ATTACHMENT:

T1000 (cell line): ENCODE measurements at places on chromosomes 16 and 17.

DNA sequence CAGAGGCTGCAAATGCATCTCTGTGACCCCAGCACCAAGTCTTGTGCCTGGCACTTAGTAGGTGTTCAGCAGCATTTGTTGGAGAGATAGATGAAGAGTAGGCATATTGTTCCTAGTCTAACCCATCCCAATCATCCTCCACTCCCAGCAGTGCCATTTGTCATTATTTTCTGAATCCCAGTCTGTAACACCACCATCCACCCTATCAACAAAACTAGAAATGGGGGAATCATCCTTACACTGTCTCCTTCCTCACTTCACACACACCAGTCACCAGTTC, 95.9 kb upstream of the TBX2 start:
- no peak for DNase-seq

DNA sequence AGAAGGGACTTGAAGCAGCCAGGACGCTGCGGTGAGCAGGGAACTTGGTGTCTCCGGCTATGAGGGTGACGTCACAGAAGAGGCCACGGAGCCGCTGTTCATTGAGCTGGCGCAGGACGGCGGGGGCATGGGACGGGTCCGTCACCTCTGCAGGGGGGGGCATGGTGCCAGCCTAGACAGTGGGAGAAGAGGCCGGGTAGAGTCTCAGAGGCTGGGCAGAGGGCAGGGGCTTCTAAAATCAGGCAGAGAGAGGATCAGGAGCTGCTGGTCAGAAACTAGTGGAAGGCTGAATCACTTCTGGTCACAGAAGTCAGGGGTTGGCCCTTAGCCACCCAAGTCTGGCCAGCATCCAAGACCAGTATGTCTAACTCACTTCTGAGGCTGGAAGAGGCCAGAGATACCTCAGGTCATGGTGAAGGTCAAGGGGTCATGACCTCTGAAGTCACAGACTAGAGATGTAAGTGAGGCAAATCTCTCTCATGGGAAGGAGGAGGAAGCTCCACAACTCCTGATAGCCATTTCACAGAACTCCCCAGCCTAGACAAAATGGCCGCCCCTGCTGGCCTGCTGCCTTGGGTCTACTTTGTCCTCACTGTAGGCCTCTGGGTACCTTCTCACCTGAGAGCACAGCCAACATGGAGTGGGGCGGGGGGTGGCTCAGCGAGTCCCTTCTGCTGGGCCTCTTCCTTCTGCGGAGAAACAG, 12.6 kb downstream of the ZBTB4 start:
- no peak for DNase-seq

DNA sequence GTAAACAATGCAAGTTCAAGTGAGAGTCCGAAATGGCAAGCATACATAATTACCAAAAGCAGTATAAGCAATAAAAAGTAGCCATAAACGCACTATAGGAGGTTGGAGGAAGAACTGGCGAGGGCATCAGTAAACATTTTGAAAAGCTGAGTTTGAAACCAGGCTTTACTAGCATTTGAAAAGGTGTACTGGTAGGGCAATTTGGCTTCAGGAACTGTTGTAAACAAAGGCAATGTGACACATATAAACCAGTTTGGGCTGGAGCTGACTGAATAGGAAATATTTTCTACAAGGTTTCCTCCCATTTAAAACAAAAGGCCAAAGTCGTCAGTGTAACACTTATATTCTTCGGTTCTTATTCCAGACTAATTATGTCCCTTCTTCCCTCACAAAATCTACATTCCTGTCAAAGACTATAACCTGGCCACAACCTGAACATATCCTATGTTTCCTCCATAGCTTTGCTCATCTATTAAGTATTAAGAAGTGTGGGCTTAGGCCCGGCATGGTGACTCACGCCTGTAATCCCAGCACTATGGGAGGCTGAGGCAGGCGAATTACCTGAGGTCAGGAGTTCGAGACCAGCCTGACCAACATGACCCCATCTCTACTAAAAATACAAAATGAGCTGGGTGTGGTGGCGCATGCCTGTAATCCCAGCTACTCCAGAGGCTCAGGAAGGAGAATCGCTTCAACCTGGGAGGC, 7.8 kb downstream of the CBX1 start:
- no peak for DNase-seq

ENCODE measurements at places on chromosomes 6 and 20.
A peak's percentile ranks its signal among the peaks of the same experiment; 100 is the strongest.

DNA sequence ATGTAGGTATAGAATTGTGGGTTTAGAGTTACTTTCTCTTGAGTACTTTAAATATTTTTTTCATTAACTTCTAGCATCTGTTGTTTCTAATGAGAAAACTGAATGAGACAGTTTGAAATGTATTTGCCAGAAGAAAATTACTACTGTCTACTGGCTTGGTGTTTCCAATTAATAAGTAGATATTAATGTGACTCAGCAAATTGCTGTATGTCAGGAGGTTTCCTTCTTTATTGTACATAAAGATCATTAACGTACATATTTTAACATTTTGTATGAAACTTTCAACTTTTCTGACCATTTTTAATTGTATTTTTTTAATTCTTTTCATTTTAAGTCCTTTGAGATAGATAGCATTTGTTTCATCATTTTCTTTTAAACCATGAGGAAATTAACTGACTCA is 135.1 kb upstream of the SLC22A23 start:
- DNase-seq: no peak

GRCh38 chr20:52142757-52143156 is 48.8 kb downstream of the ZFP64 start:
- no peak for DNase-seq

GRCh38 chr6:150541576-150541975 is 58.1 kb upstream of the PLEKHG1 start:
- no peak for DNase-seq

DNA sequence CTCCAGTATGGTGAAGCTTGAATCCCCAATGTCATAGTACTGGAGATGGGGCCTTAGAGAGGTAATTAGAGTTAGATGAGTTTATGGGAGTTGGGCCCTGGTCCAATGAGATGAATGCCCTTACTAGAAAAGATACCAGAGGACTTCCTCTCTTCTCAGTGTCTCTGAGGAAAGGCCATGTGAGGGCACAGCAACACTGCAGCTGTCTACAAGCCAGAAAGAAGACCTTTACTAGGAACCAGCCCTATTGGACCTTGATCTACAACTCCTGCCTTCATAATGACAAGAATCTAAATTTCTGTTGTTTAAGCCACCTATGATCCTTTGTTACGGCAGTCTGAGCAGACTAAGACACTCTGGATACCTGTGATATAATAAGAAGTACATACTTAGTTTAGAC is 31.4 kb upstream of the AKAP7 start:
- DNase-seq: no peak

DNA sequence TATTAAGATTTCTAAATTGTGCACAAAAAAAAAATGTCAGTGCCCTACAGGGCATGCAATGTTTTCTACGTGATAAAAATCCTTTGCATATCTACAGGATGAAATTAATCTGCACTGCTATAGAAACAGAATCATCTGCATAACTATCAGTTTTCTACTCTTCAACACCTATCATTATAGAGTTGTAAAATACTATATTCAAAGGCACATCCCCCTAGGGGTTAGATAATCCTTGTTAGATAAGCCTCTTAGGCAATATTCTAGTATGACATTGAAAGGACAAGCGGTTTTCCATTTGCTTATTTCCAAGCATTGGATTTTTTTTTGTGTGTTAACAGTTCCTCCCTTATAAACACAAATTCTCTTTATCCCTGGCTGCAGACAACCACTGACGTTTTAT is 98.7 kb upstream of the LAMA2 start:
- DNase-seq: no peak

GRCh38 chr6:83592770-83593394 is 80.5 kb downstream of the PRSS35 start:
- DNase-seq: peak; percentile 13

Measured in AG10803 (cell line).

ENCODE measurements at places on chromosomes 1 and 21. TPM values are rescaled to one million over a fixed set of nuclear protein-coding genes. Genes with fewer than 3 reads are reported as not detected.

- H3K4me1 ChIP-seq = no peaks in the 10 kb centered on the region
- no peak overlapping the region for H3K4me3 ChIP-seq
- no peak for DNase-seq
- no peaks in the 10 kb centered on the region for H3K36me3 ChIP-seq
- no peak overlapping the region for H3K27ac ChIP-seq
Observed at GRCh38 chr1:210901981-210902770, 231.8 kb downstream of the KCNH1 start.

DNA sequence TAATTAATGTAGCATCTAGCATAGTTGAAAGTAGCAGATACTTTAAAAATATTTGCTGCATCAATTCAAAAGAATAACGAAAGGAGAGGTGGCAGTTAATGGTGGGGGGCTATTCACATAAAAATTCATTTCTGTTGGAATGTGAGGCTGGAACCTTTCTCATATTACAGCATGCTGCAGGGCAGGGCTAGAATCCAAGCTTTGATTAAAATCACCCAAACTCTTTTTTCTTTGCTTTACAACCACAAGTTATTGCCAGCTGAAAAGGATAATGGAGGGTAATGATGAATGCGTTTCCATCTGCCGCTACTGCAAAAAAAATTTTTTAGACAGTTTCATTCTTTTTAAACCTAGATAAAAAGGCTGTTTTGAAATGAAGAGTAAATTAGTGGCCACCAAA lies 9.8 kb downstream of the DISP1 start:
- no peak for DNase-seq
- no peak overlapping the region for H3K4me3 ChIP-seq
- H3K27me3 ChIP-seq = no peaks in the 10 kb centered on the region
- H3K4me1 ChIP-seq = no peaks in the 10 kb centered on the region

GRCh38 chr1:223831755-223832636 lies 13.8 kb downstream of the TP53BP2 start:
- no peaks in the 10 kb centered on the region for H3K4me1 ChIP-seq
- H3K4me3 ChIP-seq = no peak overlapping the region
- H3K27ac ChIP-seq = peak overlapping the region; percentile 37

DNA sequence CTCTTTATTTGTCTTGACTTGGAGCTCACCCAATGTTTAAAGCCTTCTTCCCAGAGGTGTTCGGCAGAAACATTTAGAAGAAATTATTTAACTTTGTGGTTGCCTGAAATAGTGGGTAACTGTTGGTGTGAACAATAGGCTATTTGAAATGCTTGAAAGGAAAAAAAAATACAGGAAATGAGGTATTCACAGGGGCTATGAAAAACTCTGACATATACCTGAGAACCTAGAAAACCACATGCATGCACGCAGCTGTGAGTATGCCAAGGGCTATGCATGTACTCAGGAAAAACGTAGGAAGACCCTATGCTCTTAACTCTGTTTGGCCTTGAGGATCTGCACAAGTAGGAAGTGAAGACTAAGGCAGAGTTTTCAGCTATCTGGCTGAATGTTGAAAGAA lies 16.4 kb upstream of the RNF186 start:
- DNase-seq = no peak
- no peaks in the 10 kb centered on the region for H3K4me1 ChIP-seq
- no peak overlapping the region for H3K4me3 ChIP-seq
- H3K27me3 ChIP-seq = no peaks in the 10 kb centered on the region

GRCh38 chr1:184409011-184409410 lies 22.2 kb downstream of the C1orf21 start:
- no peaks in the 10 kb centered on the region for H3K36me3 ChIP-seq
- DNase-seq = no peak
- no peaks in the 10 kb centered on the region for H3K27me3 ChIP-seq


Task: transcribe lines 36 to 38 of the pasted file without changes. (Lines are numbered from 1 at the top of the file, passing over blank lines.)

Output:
- no peaks in the 10 kb centered on the region for H3K4me1 ChIP-seq
- H3K4me3 ChIP-seq = no peak overlapping the region
- H3K27ac ChIP-seq = peak overlapping the region; percentile 37